Ocean acidification weakens the structural integrity of coralline algae

Federica Ragazzola, Laura C. Foster, Armin Form, Philip S.L. Anderson, Thor H. Hansteen, Jan Fietzke

Research output: Contribution to journalArticlepeer-review

Abstract

The uptake of anthropogenic emission of carbon dioxide is resulting in a lowering of the carbonate saturation state and a drop in ocean pH. Understanding how marine calcifying organisms such as coralline algae may acclimatize to ocean acidification is important to understand their survival over the coming century. We present the first long-term perturbation experiment on the cold-water coralline algae, which are important marine calcifiers in the benthic ecosystems particularly at the higher latitudes. Lithothamnion glaciale, after three months incubation, continued to calcify even in undersaturated conditions with a significant trend towards lower growth rates with increasing pCO 2. However, the major changes in the ultra-structure occur by 589 μatm (i.e. in saturated waters). Finite element models of the algae grown at these heightened levels show an increase in the total strain energy of nearly an order of magnitude and an uneven distribution of the stress inside the skeleton when subjected to similar loads as algae grown at ambient levels. This weakening of the structure is likely to reduce the ability of the alga to resist boring by predators and wave energy with severe consequences to the benthic community structure in the immediate future (50 years).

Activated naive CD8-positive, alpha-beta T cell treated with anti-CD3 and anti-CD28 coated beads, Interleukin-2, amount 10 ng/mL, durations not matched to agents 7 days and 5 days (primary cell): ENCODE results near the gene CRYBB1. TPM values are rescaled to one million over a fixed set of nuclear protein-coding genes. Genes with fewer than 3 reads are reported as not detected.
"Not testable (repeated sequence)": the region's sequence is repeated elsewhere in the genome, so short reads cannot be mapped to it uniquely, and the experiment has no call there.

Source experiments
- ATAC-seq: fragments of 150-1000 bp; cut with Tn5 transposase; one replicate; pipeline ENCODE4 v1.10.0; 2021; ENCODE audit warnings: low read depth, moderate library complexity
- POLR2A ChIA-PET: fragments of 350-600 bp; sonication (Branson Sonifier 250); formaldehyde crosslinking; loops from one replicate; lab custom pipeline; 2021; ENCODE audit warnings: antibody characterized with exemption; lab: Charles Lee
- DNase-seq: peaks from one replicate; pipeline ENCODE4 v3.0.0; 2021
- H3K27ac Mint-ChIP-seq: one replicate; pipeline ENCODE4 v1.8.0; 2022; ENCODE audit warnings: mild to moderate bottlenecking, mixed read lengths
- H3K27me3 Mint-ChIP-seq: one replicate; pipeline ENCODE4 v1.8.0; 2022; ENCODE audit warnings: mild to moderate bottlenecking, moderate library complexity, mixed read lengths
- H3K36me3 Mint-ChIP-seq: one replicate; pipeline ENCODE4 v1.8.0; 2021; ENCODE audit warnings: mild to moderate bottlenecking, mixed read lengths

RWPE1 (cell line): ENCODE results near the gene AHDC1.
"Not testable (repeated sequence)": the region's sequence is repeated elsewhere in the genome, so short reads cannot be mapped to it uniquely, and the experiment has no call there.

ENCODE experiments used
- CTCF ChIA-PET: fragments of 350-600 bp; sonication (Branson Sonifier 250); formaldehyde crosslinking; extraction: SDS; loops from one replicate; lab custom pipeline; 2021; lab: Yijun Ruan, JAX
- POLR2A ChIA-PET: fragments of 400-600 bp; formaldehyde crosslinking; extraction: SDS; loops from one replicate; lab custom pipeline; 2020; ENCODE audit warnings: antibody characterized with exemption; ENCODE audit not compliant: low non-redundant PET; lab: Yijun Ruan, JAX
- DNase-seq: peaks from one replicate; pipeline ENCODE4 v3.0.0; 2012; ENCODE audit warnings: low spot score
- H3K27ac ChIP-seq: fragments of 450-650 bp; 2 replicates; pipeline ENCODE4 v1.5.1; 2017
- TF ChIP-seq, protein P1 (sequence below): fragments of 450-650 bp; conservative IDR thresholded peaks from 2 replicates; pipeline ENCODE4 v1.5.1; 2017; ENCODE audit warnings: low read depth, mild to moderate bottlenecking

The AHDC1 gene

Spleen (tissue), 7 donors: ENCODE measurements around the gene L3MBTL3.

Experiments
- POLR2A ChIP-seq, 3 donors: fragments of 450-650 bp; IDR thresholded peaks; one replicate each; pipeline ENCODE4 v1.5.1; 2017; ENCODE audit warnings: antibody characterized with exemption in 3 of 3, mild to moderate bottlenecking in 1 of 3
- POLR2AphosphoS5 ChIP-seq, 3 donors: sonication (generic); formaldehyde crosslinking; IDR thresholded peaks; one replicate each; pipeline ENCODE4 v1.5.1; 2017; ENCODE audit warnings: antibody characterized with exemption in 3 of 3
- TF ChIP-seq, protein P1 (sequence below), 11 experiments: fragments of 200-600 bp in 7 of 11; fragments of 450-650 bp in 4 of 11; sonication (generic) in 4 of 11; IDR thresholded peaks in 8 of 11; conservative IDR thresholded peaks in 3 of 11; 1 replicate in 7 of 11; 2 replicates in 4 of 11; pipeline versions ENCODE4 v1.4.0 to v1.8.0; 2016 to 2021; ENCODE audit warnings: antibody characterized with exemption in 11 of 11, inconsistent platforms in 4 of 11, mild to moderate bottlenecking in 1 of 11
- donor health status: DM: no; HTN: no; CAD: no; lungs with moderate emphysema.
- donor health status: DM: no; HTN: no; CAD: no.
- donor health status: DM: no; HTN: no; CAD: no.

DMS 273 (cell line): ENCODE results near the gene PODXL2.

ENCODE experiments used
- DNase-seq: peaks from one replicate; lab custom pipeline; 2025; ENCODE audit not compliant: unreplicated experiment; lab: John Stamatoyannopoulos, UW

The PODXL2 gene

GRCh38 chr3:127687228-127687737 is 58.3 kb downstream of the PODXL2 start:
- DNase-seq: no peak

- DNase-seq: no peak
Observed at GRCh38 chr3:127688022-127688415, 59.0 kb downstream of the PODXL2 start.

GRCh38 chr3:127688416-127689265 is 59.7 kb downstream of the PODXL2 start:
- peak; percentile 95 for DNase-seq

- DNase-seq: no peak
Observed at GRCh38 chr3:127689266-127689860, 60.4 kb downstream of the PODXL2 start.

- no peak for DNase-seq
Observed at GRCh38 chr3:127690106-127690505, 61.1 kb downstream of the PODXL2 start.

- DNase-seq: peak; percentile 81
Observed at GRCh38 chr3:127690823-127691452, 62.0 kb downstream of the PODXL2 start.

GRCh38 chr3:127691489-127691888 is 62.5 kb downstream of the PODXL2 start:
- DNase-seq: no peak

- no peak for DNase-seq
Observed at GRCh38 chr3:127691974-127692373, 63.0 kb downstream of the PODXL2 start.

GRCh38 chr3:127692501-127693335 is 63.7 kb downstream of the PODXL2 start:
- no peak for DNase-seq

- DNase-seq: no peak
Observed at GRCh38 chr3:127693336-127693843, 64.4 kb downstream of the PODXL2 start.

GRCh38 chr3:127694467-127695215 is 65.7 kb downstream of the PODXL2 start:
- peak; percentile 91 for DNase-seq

Original languageEnglish (US)
Pages (from-to)2804-2812
Number of pages9
JournalGlobal change biology
Volume18
Issue number9
DOIs
StatePublished - Sep 1 2012
Externally publishedYes

Keywords

  • Climate change
  • Coralline algae
  • Long-term experiments
  • Ocean acidification
  • Structural changes

ASJC Scopus subject areas

  • Global and Planetary Change
  • Environmental Chemistry
  • Ecology
  • Environmental Science(all)

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